During a meeting with Xi, he agreed with his counterpart that Russia and China are “united by a strategic relationship and, as we say, a comprehensive partnership,” adding “what is also important is the way we perceive historical problems.”

Russia and China should not forget “the cruel actions of invaders on the temporarily occupied territories, which resulted in innumerable victims.”

But we must remember this to make sure that nothing like this happens again in the future. I listened carefully to your speech at the parade, I believe that was the main message of your speech addressed to the people of China and the peoples of the entire world, namely: everything must be done to prevent large-scale military conflicts in the future and to minimize military conflicts in general,” Putin said.

t the meeting, Putin confirmed that large bilateral projects will be implemented despite “economic turbulence in Russia and China.”

During bilateral meetings today, we exchanged opinions, and we have full confidence that we will move forward consistently, develop our relations, implement our plans, including large projects which will definitely have a positive effect on the development of the Russian and Chinese economies, and the global economy as a whole,” he said.

China Train Station Mass Stabbing: 33 Dead

At least 33 people have been killed and more than 130 wounded in a mass stabbing at a Chinese railway station.

According to Chinese state media, the “organised and premeditated” attack at Kunming train station in the country’s southwestern Yunnan province was carried out by separatists from the volatile Xinjiang province in the far west.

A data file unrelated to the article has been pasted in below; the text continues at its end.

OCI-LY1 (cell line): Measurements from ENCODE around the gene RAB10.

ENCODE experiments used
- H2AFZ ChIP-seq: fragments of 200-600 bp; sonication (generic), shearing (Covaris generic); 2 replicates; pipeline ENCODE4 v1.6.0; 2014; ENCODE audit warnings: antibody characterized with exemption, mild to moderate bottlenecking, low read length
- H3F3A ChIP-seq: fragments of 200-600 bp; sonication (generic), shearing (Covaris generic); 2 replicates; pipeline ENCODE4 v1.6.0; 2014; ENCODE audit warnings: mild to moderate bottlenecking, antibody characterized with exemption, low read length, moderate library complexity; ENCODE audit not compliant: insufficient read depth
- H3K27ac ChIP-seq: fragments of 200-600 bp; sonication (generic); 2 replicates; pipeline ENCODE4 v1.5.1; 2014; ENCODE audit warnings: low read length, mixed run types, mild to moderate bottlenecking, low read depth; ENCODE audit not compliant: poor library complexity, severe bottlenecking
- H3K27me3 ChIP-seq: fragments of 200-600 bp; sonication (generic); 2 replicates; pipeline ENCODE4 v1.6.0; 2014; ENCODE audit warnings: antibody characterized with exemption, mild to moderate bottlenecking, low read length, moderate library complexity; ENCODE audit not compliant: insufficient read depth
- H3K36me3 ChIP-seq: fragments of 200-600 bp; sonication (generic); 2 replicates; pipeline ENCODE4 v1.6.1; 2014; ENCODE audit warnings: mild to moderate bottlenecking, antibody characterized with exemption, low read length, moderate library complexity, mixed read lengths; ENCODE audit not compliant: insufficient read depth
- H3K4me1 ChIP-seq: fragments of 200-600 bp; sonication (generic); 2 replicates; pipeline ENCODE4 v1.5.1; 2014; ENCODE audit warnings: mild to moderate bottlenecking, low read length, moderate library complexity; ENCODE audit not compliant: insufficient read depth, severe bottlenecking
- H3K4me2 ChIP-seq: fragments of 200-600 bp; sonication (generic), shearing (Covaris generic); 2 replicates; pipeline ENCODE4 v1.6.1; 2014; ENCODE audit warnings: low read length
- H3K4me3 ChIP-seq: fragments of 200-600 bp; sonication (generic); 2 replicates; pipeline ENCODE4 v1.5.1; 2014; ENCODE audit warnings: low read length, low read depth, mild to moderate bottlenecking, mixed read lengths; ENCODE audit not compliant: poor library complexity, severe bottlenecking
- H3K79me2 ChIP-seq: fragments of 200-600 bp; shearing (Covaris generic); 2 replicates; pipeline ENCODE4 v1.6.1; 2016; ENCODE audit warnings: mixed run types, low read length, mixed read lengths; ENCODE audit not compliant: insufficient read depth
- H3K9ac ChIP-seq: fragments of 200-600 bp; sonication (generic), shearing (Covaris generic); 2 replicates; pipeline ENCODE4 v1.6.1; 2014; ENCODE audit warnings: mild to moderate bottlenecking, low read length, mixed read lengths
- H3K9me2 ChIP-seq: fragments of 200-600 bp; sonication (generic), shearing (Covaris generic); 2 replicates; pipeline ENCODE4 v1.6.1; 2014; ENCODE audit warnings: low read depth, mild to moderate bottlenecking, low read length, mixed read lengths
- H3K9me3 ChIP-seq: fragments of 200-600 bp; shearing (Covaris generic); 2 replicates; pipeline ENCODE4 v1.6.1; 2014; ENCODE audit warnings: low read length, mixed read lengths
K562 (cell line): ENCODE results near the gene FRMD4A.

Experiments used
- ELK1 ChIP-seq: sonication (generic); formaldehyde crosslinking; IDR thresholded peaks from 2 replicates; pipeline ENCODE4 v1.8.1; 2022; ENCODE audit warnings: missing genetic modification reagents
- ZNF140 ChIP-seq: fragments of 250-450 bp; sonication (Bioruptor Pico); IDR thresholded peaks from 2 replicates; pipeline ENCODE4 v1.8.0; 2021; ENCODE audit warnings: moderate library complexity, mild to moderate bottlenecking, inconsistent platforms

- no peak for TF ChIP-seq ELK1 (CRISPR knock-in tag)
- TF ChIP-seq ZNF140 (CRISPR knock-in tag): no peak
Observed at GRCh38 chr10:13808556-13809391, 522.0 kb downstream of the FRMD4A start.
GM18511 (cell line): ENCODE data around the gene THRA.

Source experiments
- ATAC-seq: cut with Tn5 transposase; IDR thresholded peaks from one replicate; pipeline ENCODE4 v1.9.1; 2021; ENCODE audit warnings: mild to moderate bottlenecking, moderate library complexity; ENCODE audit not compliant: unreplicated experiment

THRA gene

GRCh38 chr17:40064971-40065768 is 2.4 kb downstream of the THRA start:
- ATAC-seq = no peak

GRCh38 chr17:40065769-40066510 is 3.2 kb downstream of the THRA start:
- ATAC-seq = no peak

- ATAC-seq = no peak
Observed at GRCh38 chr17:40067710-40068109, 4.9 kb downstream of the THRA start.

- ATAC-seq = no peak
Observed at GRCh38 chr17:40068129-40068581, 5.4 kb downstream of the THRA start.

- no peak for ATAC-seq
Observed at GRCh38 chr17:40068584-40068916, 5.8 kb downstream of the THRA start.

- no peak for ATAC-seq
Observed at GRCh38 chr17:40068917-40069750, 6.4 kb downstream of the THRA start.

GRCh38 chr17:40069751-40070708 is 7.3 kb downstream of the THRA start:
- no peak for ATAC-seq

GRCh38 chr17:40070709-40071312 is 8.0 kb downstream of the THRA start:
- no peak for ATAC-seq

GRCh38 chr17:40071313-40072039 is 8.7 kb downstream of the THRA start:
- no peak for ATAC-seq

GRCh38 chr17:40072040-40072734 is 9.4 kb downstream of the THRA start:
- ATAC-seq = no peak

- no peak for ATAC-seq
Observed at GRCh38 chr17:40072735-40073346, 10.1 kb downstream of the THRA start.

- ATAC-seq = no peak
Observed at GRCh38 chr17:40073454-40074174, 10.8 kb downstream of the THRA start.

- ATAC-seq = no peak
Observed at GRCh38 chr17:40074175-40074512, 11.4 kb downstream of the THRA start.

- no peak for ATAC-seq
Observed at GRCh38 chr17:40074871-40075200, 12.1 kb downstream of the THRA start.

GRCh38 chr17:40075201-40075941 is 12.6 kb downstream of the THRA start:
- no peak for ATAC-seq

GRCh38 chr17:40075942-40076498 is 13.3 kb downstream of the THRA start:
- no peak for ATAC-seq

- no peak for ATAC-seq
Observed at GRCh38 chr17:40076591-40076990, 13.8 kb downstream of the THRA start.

Reports from the city suggest a group of people armed with knives entered the train station at about 9pm local time on Saturday and attacked travellers with knives indiscriminately.

Photos on Chinese social media show horrific scenes with blooded bodies and luggage strewn across the station concourse.

One local resident, Yang Haifei, told China’s Xinhua news agency he was attacked and sustained injuries on his chest and back.

Mr Yang said he was buying a ticket when he saw a group of people, most dressed in black, rush into the station and start their attack.

“I saw a person come straight at me with a long knife and I ran away with everyone,” he said.

Unconfirmed reports suggest police shot and killed some of the attackers and detained others.

Chinese police are not routinely armed which may explain why the perpetrators were able to attack so many people before being stopped.

According to eyewitness reports seen by Sky News, there is tension across Kunming amid concern that further attacks may be planned at other locations in the city.

Train stations in Chinese cities are vast and usually extremely busy.

The Kunming city government said the attack was orchestrated by ethnic separatists from Xinjiang, according to the official Xinhua news agency.

Extreme elements of the Muslim population who live there have carried out attacks in the past – most recently in Beijing’s Tiananmen Square last year.

The Uighur Muslim population in Xinjiang believe their freedoms, culture and religion are being eroded and severely restricted by the Chinese authorities.

Xinjiang, 2,500 miles to the north of Saturday’s attack, has experienced repeated outbreaks of violence but the Chinese authorities have largely managed to contain the violence.